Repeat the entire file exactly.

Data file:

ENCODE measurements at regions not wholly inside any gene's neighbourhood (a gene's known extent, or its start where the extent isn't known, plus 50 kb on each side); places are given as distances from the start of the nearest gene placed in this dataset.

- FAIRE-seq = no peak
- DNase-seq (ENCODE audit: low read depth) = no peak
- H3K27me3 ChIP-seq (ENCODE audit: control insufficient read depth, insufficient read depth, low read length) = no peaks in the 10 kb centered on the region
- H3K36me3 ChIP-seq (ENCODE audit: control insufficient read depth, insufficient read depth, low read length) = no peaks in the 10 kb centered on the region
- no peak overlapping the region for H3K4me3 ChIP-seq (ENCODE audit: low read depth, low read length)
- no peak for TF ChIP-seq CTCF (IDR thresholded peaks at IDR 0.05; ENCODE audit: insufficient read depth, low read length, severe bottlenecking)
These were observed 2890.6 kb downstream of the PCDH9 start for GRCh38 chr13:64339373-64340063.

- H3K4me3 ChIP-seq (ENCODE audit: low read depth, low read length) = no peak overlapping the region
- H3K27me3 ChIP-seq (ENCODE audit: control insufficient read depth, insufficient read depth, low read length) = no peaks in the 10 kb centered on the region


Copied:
ENCODE measurements at regions not wholly inside any gene's neighbourhood (a gene's known extent, or its start where the extent isn't known, plus 50 kb on each side); places are given as distances from the start of the nearest gene placed in this dataset.

- FAIRE-seq = no peak
- DNase-seq (ENCODE audit: low read depth) = no peak
- H3K27me3 ChIP-seq (ENCODE audit: control insufficient read depth, insufficient read depth, low read length) = no peaks in the 10 kb centered on the region
- H3K36me3 ChIP-seq (ENCODE audit: control insufficient read depth, insufficient read depth, low read length) = no peaks in the 10 kb centered on the region
- no peak overlapping the region for H3K4me3 ChIP-seq (ENCODE audit: low read depth, low read length)
- no peak for TF ChIP-seq CTCF (IDR thresholded peaks at IDR 0.05; ENCODE audit: insufficient read depth, low read length, severe bottlenecking)
These were observed 2890.6 kb downstream of the PCDH9 start for GRCh38 chr13:64339373-64340063.

- H3K4me3 ChIP-seq (ENCODE audit: low read depth, low read length) = no peak overlapping the region
- H3K27me3 ChIP-seq (ENCODE audit: control insufficient read depth, insufficient read depth, low read length) = no peaks in the 10 kb centered on the region